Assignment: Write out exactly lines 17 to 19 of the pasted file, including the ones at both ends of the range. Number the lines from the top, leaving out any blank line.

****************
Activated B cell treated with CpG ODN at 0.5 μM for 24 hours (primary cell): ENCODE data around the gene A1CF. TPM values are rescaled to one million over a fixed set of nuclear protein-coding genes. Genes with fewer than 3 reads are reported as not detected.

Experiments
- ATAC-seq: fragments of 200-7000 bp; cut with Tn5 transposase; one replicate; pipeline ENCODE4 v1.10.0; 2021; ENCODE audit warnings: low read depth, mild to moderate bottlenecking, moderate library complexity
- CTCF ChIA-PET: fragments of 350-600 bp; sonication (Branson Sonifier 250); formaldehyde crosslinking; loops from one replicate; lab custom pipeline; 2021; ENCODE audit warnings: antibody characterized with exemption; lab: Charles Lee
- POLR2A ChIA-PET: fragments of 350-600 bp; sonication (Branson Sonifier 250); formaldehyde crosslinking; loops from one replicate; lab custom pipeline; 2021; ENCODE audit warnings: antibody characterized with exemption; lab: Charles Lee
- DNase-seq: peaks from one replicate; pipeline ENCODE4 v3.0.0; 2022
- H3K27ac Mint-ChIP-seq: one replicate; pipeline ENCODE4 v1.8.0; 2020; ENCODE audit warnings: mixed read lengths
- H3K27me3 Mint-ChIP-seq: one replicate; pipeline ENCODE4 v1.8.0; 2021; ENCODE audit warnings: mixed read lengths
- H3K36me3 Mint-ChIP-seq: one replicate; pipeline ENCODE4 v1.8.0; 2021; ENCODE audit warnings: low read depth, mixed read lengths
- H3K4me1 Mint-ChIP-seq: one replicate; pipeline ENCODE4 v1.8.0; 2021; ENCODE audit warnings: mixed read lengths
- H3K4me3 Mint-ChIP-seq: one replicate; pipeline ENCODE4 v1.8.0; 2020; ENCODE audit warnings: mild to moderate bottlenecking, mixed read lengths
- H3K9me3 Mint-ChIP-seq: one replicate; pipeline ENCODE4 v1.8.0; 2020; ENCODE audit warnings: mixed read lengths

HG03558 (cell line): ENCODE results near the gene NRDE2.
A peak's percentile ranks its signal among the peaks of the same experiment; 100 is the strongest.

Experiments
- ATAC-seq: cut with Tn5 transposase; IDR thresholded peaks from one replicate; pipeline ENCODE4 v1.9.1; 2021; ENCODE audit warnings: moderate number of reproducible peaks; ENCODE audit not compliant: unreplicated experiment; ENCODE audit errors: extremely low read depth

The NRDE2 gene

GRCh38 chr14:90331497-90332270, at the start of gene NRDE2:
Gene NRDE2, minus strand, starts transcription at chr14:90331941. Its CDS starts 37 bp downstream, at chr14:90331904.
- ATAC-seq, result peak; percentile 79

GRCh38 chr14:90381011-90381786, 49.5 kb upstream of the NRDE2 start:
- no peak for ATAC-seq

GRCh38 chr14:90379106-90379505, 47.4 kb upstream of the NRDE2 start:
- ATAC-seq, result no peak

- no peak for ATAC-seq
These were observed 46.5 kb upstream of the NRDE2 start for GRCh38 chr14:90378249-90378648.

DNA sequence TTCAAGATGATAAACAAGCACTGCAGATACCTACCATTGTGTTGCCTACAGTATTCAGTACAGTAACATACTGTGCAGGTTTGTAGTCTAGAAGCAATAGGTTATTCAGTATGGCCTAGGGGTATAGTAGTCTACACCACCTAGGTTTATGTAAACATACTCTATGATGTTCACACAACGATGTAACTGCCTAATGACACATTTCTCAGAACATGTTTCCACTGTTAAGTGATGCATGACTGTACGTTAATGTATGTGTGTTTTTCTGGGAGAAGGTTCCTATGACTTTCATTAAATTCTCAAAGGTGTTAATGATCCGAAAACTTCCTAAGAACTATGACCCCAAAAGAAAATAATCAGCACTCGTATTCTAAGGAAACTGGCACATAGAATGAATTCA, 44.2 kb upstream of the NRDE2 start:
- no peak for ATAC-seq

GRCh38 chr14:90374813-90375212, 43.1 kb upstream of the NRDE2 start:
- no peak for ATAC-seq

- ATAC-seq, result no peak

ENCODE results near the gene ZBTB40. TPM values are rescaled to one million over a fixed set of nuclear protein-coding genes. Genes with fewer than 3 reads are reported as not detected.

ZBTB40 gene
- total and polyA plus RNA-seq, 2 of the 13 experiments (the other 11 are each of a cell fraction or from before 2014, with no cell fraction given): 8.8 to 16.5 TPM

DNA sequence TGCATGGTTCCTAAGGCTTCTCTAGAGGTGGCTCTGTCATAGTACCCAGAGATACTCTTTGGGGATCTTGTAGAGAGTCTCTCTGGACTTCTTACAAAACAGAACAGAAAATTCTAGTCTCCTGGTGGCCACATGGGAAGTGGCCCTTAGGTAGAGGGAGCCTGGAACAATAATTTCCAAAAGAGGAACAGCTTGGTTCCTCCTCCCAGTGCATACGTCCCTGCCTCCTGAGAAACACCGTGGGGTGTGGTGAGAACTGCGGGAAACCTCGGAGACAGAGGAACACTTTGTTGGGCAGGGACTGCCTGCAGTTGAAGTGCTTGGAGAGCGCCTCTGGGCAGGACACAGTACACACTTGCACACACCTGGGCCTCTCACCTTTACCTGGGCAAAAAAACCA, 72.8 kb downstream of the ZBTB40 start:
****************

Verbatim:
The NRDE2 gene

GRCh38 chr14:90331497-90332270, at the start of gene NRDE2:
Gene NRDE2, minus strand, starts transcription at chr14:90331941. Its CDS starts 37 bp downstream, at chr14:90331904.